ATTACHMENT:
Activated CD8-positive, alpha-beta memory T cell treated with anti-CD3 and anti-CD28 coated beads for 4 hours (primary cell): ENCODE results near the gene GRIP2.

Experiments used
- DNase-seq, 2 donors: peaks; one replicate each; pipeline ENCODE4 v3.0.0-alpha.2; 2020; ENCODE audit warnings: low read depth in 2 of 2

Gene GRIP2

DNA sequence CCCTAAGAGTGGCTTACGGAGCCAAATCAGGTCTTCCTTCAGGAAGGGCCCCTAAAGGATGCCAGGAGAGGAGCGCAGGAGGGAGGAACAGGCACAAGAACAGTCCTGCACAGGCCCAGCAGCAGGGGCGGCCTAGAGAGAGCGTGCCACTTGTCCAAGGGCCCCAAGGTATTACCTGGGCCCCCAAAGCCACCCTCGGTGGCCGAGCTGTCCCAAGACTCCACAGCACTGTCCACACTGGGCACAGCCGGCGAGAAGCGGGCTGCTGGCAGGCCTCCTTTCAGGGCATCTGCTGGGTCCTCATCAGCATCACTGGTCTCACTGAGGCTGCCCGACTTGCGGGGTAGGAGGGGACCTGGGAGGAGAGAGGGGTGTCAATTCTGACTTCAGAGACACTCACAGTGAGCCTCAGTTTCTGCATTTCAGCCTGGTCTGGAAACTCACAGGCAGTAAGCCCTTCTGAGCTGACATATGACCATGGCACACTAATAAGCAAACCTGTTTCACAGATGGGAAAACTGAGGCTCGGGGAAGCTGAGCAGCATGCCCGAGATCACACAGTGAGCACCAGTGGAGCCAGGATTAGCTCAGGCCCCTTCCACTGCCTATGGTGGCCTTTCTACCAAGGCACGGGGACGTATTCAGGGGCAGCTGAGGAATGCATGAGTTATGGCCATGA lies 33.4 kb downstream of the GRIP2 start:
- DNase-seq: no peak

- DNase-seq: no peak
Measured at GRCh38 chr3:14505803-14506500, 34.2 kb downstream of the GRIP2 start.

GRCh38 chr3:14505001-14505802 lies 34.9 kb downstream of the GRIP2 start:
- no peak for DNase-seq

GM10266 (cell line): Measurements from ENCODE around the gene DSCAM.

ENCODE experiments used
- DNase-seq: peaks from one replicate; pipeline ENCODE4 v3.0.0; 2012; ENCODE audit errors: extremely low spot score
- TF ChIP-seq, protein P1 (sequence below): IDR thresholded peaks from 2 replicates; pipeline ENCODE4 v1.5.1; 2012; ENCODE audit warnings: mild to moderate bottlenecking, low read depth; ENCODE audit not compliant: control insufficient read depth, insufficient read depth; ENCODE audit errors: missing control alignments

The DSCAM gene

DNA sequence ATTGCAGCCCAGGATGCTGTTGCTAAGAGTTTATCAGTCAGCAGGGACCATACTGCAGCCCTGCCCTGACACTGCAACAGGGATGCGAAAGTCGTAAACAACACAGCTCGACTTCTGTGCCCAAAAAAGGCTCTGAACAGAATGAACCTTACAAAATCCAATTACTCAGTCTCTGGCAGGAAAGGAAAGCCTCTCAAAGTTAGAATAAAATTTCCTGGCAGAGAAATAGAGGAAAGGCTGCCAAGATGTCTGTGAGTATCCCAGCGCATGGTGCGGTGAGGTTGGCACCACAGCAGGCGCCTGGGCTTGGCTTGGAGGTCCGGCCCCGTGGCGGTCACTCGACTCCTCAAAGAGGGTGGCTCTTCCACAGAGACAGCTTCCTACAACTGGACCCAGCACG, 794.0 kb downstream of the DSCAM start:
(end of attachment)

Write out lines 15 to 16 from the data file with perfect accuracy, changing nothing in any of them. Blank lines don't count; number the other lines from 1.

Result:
The DSCAM gene

DNA sequence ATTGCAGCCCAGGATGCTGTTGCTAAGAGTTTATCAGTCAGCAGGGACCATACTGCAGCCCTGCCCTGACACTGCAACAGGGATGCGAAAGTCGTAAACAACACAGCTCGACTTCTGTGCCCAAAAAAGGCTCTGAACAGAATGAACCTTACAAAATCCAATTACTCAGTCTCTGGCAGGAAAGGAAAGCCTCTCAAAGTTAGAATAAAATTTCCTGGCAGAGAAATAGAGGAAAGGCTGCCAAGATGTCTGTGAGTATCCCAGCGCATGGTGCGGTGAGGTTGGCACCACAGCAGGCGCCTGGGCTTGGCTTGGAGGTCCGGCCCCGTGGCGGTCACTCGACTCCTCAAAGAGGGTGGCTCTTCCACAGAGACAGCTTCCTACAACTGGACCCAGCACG, 794.0 kb downstream of the DSCAM start: